Figure 3: Readiness to Return to Office with Delta Variant Mentions

Graph shows how “Readiness to Return to Office” declines with mentions of the Delta variant.

Graph above shows how “Readiness to Return to Office” declines with mentions of the Delta variant.

“Readiness to Return to the Office” conversations scored an average of 38% readiness. However, when overlaying a filter for mentions of the Delta variant, conversations on average scored a readiness of 32%. In the final week of July, the conversations including the Delta variant dropped to 29% readiness.

COVID-19 continues to play an integral role in how businesses and consumers interact with their environments. Intelligent Scoring provides companies an opportunity to rank changes in society and opinions. With Clarabridge’s Intelligent Scoring, businesses can create categories to explore perceived concerns or questions and explore their impact on brands. By defining scores based off these categories — such as concerns about productivity and remote work — organizations no longer need to guess “where the pulse is.”

Outputs from Intelligent Scoring give explanations to employees, customers, and executives on the “status” of company emotions. Capabilities including text filters allow individuals to quickly assess the impact of “breaking news” or incoming concerns. With an ever-changing definition on the “new normal,” monitoring conversations about returning to the office using Intelligent Scoring provides companies the opportunity to make the best decisions for their employees and customers.

Up Next:
As vaccinations rise throughout the United States and the economy reopens back to normal, understanding how consumer behavior has shifted will serve as an essential tool for customer experience teams. I will continue to explore the changes in consumer demands and the continuous impacts of COVID-19 on customer experience.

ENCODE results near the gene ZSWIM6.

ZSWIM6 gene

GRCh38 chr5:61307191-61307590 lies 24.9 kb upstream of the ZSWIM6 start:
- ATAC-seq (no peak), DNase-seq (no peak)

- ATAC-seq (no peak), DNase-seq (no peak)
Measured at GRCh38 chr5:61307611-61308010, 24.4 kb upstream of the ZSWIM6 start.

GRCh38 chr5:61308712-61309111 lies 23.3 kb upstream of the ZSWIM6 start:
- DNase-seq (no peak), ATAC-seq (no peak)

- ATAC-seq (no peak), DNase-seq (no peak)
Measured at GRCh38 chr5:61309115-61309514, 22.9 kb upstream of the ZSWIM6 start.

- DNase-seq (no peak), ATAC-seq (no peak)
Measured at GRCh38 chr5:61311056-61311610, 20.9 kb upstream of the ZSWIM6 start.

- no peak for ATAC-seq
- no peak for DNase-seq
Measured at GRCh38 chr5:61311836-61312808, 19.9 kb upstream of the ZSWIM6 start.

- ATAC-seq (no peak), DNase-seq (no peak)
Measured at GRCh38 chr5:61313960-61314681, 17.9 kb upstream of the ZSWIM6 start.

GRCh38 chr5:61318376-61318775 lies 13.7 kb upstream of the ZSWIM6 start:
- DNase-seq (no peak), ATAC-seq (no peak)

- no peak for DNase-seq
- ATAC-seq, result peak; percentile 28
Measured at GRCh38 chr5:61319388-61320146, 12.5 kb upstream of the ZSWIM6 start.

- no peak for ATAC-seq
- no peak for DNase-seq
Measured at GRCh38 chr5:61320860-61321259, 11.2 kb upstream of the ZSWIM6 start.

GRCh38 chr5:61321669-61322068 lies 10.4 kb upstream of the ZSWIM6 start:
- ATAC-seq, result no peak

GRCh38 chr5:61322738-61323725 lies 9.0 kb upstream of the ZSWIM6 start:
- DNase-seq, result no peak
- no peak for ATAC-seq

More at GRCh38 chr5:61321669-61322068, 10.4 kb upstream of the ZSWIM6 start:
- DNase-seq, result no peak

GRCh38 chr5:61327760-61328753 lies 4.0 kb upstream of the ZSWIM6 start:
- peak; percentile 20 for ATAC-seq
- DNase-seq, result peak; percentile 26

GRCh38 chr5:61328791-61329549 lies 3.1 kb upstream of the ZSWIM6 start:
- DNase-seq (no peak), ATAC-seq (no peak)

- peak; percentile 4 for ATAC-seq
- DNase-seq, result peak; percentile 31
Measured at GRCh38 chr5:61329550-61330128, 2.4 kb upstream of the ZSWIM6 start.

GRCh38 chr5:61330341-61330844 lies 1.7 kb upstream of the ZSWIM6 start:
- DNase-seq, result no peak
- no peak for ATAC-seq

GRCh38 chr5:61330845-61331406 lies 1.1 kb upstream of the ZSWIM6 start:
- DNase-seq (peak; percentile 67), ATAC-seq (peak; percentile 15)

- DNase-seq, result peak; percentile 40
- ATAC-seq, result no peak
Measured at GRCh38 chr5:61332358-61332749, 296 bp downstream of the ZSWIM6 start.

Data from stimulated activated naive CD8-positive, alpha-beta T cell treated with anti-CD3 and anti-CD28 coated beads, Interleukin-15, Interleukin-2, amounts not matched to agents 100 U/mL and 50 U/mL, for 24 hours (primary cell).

[1] AJMC Staff. (2021, January 1). A timeline of COVID-19 developments in 2020. AJMC.

. . . . . . . . . . . . . . . . . . . . . . . . . . . . . . . .

Nicole Martin currently works on the Clarabridge Strategic Consulting Team. Prior to Clarabridge, Nicole received her Master of Public Health in Epidemiology from The George Washington University. During her time at GW, Nicole wrote her graduate paper on sexuality, sexual behavior, and mental health. In addition, Nicole taught as a Graduate Assistant for the Biostatistics Department at The George Washington University. During her time at Clarabridge, Nicole has worked with healthcare accounts to enrich their analytic capabilities, created customer journey maps for property and casualty insurance companies, and continued to support innovation for clients across various industry verticals.

Social Pulse series title image

Clarabridge has embarked on an independent research project to actively analyze the “emotional pulse” of social media users worldwide during the COVID-19 pandemic. The effort’s main goal is to assess how people are feeling using Clarabridge’s Natural Language Understanding to glean insights from millions of unstructured data records. We hope to inform the public, provide insights to the scientific community and educate Clarabridge customers. The analyses in this series leverages Twitter data collected beginning March 12th using keywords such as “coronavirus,” “covid19”, and “covid-19” from Twitter. We continue to refine data collection and models as the situation evolves.

The Social Pulse Series Archive 
Clarabridge COVID-19 Command Center 

Questions about Coronavirus? Check out the following:
Centers for Disease Control and Prevention (CDC)
World Health Organization (WHO)
Directory of Local Health Departments